|By Roger Strukhoff||
|March 24, 2010 04:42 AM EDT||
Gloom and doom are the oxygen of journalism and conference presentations. After all, if everything worked just perfectly, there wouldn't be much to discuss, would there?
Thus, you can find no end of great discussion about all the challenges facing Virtualization and Cloud Computing in all its forms at the upcoming Cloud Expo at the Javits Center in New York April 19-21.
Three good examples are provided here from the virtualization tracks at the event:
* "Top 10 Private Cloud Pitfalls" is a presentation from Surgient VP Brian Wilson. In it, he promises to "provide a practical framework to assess principle private cloud requirements and map those to design elements including infrastructure pooling, resource allocation, and service policies." Brian is responsible "for Surgient customer success," he says, "from initial cloud design and deployment to ongoing customer support." He has a Bachelors of Science in Aerospace Engineering from the University of Texas and a Masters of Science in Industrial Engineering from the University of Alabama.
* "Virtualized Infrastructure: The Server is Not Enough" is another hot-button topic; this session's abstract states, "Virtualization is one of the foundation technologies for cloud computing. While servers and storage are the most fundamental targets of virtualization, the broader scope of virtualization includes desktop virtualization, a changing approach to systems management, and optimization of shared application components in virtualized environments." This session "will cover the role and impact of virtualization from desktop to data center," according to its abstract.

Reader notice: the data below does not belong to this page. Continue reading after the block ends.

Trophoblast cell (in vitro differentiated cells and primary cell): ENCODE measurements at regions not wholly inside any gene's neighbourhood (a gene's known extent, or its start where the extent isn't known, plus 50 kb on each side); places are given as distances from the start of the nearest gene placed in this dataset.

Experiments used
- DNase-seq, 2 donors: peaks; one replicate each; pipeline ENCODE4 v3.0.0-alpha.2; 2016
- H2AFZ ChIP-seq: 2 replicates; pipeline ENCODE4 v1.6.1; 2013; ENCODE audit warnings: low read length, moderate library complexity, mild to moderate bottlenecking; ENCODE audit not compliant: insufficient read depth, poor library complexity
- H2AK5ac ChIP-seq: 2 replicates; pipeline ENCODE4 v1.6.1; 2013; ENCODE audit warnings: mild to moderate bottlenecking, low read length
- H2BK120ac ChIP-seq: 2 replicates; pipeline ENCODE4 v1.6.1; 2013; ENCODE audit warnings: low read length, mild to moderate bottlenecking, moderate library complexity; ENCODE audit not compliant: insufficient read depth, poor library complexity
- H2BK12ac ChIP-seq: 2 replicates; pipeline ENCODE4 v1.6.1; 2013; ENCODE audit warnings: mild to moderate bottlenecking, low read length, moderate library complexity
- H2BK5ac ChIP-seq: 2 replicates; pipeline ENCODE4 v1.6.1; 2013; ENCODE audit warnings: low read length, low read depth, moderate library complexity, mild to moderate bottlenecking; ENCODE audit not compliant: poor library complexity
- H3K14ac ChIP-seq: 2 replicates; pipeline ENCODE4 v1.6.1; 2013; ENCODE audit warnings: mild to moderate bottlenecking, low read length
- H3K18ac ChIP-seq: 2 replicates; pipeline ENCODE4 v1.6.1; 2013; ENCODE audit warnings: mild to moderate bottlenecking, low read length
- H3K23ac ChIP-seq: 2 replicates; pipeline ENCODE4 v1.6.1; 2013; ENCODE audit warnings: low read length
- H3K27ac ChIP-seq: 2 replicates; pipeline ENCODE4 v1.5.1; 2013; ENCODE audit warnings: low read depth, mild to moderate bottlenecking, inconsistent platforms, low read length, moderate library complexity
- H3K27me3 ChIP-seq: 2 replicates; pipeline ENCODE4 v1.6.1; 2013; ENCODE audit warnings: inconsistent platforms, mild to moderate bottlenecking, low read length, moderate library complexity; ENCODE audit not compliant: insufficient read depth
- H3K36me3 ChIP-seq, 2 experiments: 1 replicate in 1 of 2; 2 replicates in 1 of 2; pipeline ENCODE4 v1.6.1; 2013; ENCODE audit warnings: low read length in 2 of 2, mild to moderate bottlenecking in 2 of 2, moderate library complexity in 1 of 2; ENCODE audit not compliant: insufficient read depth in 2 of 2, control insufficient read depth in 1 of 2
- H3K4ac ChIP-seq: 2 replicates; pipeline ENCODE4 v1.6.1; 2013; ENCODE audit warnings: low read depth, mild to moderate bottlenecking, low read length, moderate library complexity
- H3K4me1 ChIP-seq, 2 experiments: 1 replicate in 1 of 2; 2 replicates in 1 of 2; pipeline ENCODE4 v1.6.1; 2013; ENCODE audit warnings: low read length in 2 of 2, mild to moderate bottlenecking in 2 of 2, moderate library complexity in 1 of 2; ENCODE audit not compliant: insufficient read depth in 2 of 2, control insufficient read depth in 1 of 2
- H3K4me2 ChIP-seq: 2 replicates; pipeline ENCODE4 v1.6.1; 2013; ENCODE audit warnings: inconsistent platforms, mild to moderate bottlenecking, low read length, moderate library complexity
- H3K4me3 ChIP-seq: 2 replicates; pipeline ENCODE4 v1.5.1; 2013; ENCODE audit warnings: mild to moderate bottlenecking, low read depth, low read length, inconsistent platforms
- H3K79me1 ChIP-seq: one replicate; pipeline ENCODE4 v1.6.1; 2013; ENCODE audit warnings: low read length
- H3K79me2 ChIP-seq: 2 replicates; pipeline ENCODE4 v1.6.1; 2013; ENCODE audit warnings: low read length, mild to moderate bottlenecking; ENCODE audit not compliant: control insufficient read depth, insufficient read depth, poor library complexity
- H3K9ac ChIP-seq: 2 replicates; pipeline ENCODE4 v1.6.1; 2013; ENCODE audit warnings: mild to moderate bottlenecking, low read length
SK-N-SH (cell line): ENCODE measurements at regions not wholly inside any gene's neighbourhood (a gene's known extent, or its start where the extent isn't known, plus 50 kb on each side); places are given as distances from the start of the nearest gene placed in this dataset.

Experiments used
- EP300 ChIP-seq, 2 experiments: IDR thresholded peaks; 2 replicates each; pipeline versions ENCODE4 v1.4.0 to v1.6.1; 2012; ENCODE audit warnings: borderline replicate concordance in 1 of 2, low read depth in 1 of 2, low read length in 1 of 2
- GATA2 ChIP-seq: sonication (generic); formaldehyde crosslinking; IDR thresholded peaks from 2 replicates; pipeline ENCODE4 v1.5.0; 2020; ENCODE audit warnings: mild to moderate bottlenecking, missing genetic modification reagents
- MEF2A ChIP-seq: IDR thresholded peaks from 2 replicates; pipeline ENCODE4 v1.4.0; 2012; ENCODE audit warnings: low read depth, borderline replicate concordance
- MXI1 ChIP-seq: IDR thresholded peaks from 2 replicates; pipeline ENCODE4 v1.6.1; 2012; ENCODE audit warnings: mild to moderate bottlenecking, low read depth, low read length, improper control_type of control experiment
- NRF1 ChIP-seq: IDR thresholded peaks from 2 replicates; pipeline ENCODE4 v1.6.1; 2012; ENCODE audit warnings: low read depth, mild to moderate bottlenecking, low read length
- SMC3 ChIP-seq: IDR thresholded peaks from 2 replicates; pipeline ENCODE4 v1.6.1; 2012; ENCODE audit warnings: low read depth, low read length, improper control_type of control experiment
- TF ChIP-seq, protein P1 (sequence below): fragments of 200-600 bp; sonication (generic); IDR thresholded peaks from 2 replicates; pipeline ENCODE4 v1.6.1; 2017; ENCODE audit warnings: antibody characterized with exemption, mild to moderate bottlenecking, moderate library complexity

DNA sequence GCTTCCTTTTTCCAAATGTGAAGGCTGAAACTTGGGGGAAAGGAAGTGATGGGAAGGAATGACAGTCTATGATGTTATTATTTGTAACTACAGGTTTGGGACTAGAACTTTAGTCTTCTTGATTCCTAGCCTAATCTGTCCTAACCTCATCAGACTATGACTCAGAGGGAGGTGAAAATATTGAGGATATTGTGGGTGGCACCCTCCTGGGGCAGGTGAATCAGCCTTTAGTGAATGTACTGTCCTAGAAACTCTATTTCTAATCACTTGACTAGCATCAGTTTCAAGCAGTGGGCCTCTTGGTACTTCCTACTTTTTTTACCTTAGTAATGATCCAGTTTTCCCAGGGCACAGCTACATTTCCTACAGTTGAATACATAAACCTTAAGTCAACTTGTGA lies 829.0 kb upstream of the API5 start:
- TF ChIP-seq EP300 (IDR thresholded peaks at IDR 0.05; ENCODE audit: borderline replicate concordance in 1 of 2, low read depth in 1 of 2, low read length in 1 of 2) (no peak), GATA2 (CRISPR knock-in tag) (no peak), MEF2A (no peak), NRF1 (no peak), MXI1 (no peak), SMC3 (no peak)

* "The Dynamic Datacenter: Where Static Virtualization Tools Don't Work" is the title of a session to be led by Dave McCrory, CTO of Hyper9. "Today, enterprises are virtualizing more of their IT infrastructure than ever," he writes, "leading to a whole new set of operational challenges. From rising data volumes and complexity to lack of cross-domain visibility and shifting data center roles and responsibilities, today's virtual environments are too dynamic for traditional (think: "static") management approaches.
Dave, who has been working with virtualizaiton technology "for nearly a decade," he says, adds, "Even new approaches targeted for virtualization management contain hard wired static reports and management views. It's time for a more mature approach to virtualization. Join this session to learn about the new wave of virtualization management, including the Top Five things to consider when virtualizing business critical applications."
Dave's worked with the VMware ESX Server and Microsoft Virtual Server since they were in Alpha. He drives the technical vision for Hyper9. Previously he served as chief scientist at Surgient.
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